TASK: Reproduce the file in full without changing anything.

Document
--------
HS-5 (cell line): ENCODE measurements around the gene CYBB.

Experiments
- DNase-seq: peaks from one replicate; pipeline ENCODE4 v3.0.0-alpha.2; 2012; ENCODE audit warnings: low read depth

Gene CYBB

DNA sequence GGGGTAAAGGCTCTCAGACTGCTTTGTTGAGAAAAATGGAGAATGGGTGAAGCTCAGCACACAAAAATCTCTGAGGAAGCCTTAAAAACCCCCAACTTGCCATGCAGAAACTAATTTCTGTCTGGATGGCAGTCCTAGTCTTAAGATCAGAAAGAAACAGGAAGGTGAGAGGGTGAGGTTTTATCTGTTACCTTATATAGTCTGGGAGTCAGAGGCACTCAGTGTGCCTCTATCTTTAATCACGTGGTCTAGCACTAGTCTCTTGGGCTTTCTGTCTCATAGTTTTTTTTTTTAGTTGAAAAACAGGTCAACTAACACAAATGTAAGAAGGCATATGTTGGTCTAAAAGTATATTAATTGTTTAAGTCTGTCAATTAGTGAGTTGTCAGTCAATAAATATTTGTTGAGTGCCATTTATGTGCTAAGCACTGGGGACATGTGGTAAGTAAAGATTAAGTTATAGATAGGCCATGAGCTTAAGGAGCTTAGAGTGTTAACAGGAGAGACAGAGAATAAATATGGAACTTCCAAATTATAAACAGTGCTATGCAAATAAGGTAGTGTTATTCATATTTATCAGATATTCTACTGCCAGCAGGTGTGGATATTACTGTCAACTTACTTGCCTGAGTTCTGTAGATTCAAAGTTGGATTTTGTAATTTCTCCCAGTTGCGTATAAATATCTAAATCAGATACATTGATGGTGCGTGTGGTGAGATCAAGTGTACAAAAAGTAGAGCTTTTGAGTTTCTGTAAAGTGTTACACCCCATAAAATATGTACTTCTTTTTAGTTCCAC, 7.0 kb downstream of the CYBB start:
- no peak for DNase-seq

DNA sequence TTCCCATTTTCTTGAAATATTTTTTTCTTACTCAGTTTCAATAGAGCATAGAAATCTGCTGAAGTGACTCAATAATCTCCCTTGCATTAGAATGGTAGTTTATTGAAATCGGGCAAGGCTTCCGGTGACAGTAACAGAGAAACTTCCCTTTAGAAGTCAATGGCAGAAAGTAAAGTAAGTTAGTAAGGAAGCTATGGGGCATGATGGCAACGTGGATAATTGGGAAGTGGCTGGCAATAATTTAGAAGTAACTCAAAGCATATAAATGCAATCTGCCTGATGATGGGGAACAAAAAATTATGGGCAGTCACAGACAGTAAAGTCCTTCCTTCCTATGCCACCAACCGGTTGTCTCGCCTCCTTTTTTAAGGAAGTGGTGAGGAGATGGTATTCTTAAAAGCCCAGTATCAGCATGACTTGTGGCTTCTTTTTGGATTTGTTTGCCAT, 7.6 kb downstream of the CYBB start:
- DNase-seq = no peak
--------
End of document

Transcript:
HS-5 (cell line): ENCODE measurements around the gene CYBB.

Experiments
- DNase-seq: peaks from one replicate; pipeline ENCODE4 v3.0.0-alpha.2; 2012; ENCODE audit warnings: low read depth

Gene CYBB

DNA sequence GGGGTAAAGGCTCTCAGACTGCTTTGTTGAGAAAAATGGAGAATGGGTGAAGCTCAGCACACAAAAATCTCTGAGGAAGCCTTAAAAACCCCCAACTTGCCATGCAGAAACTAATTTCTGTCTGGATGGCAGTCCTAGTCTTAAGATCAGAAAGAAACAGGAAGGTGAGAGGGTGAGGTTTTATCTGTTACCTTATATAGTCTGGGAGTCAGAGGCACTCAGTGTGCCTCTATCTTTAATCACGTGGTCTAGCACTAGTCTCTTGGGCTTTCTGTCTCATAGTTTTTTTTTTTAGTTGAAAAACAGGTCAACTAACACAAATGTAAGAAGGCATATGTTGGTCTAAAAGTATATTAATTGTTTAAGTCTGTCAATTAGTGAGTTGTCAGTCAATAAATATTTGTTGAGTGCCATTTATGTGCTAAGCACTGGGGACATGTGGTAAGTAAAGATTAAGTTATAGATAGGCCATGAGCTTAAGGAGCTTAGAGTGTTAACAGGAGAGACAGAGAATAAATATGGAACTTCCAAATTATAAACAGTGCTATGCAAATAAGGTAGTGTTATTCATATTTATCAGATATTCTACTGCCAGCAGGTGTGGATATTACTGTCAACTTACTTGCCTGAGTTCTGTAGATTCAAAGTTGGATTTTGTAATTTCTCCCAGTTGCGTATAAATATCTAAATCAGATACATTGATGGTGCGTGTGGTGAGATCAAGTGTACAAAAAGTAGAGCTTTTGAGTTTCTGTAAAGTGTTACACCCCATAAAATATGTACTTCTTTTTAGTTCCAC, 7.0 kb downstream of the CYBB start:
- no peak for DNase-seq

DNA sequence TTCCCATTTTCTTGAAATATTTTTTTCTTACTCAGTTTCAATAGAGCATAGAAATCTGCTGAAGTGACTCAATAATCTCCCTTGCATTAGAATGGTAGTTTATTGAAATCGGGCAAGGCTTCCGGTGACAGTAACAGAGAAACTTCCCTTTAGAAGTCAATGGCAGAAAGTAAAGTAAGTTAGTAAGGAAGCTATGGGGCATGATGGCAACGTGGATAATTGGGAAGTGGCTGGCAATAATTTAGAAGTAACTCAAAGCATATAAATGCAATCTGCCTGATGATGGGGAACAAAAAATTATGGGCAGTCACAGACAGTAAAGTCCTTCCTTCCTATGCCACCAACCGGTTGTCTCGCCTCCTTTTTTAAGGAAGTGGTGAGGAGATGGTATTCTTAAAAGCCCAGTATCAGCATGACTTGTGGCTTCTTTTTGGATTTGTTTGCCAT, 7.6 kb downstream of the CYBB start:
- DNase-seq = no peak